Art for programmersSubmitted by Earok on Thu, 08/27/2009 - 22:16
Recently I talked to a couple of fellow programmers who mentioned that they were having difficulty getting traction on their game projects going for one reason - They're not artists.
I'm not either, but I have a few simple shortcuts that you may find helpful.
1. What you lack in artistic ability, make up for in programming ability.
In other words, instead of creating meshes in a 3D modeller, write an algorithm to create it.
For instance, in an experimental space shooter I was working on, I wanted to create a long twisted cylinder object (Approximately the shape of a gun barrel). While almost any 3D artist could make this in a few minutes, I found it much easier to write out the shape in code - and by generating it in the code I could deform it any way I wished at will.
Also, all of the wall, door and window meshes in Derelict are generated in real time by the engine.
2. Consistency is more important then quality.
As an indie game designer, you're not expected to produce earth-shatteringly fantastic graphics or audio. Simply having media that fits together and with the game is sufficient.
I think there is no better example then the widely loved games by Cactus. Everything in them is highly bizarre - the storylines, the gameplay, the art, and the audio - yet it all works because everything gels together.
If you're wanting to attempt pixel art, pick a small number of colours that you like (Low saturation is better) and make sure all of the art in the game uses only those colours.
3. Investigate purchasing model packs for 3D games.
There is a lot of free 3D art out there on the Internet, but attempting to collect enough to make a game can be a chore. The models that you find will have varying quality (some of it too high Polygon for games) formats and scales.
By contrast, model pack such as the DarkMatter ones offer sets of characters, vehicles and objects that are consistent in format, quality and scale.
4. Assemble a toolkit
Find tools that work for you. A good place to start looking is the BlitzBasic website, it offers links to tools for almost everything you could wish to create.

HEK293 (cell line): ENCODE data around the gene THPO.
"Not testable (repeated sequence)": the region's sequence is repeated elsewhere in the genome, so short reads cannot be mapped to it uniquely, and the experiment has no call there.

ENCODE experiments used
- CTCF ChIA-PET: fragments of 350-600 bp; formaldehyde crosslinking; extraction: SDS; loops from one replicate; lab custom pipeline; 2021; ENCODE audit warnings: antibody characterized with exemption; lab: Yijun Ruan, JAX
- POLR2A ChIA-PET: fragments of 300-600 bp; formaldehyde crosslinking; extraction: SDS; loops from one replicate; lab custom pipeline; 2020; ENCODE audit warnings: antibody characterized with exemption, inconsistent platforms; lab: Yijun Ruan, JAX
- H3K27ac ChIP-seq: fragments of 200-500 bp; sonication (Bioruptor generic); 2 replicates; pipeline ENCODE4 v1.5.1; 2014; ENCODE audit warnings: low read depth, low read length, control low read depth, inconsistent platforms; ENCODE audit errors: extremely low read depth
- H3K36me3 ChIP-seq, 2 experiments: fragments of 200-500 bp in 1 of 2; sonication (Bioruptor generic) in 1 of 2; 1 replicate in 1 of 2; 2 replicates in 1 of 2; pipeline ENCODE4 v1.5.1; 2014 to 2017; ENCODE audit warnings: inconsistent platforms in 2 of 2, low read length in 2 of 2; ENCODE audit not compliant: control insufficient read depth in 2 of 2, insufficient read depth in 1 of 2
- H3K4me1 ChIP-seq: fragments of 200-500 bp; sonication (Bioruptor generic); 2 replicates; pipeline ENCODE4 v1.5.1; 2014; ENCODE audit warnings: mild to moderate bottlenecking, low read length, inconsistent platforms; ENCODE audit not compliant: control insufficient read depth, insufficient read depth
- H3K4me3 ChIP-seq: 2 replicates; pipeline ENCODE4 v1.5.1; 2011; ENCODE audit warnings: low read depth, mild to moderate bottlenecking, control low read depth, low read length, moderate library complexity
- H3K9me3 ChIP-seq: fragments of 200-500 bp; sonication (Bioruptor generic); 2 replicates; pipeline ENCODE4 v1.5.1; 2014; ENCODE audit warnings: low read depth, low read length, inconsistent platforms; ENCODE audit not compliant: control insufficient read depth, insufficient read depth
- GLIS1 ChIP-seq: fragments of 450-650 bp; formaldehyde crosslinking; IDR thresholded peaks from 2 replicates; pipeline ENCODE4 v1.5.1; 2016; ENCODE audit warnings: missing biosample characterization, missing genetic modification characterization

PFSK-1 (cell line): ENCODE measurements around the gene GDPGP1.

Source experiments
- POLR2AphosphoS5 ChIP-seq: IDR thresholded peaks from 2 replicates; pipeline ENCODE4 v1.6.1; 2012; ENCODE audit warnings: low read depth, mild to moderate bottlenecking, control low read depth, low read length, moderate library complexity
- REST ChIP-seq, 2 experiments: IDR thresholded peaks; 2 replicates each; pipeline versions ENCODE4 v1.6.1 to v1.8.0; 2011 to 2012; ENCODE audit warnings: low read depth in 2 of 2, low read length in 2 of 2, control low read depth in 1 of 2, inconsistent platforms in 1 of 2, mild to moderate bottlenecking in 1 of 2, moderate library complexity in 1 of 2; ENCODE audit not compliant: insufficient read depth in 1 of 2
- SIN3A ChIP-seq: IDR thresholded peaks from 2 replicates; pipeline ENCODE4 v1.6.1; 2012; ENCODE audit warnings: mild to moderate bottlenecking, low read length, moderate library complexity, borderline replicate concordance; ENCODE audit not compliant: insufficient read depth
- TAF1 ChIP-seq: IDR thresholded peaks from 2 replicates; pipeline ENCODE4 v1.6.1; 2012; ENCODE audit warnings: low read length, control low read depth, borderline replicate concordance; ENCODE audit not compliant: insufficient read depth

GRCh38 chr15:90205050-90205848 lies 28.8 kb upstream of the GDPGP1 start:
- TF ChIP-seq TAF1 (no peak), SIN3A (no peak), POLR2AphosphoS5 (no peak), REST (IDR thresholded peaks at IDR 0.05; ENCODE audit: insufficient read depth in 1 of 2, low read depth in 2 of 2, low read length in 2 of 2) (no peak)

I use a lot of tools for creating my games, such as the Retro Sound Effects Generator for creating Atari 2600 type sound effects, Exgen for creating particle effects, Tattoo for painting directly on to 3D surfaces, Milkshape for creating and editing basic 3D meshes, Cartography shop for creating basic levels and furniture, and Audacity for basic audio engineering.
5. Look around for tutorials
Okay, so that was probably pretty obvious. But there are great tutorials out there for doing almost anything, like Derek Yu's tutorial on pixel art. And even if you don't have the time or patience to actually do them, just having a read through them is very worthwhile.
Also, as I have mentioned repeatedly on my blog, Cactus's GDC presentation has some must-see advice on creating abstract art for games.
6. Practice and experiment
Just give it a go! What's the worst that could happen?
Prior to making Heart of Ice, I had no prior experience with creating animated human characters with pixelart, and certainly not within the tight time limit of the Game Jam. I struggled a bit at first, but then after playing around for a bit I found approximating human shapes with circles to start with, and then filling out the details worked well for me.
7. Ask for help on forums
Another one that seems obvious, but there are web communities for almost every artistic endeavour, so don't be afraid to join these communities and ask.
Example, Commander Stab (My partner in crime on the aborted Traffic Department 2192 project) managed to get some high quality speech samples for the game from a Voice acting forum. It's a shame that it fell through in the end. Also, very late in the development of Derelict, I got some fantastic furniture models from someone I met through the BlitzBasic forums (and, some music was volunteered for the project after I had posted about the game on the System Shock 2 forums).
8. Trade talent
For every Programmer who can't draw, there is an Artist who can't code. See if you can negotiate a deal to swap code for art assets.
Unfortunately I don't really have an example to share yet, but I am maintaining contact with someone who I may swap code for art with soon.
9. Get commissions
Sometimes, the best thing to do is just pay someone to make stuff for you. Most of the sound effects and some of the music in Derelict I bought, which saved me a lot of time and effort in the long run. Also, I tend to have mixed success with getting volunteer work, but paid work has consistently been high quality and on time. If you're after anime style art, there seem to be a lot of people on Deviantart who offer to do commissions for ridiculously low prices.
Commissions can be a two way thing as well - a coding project I did early in the year more or less covered the cost of buying sound and music for Derelict.
Special thanks to everyone who has commented on this post.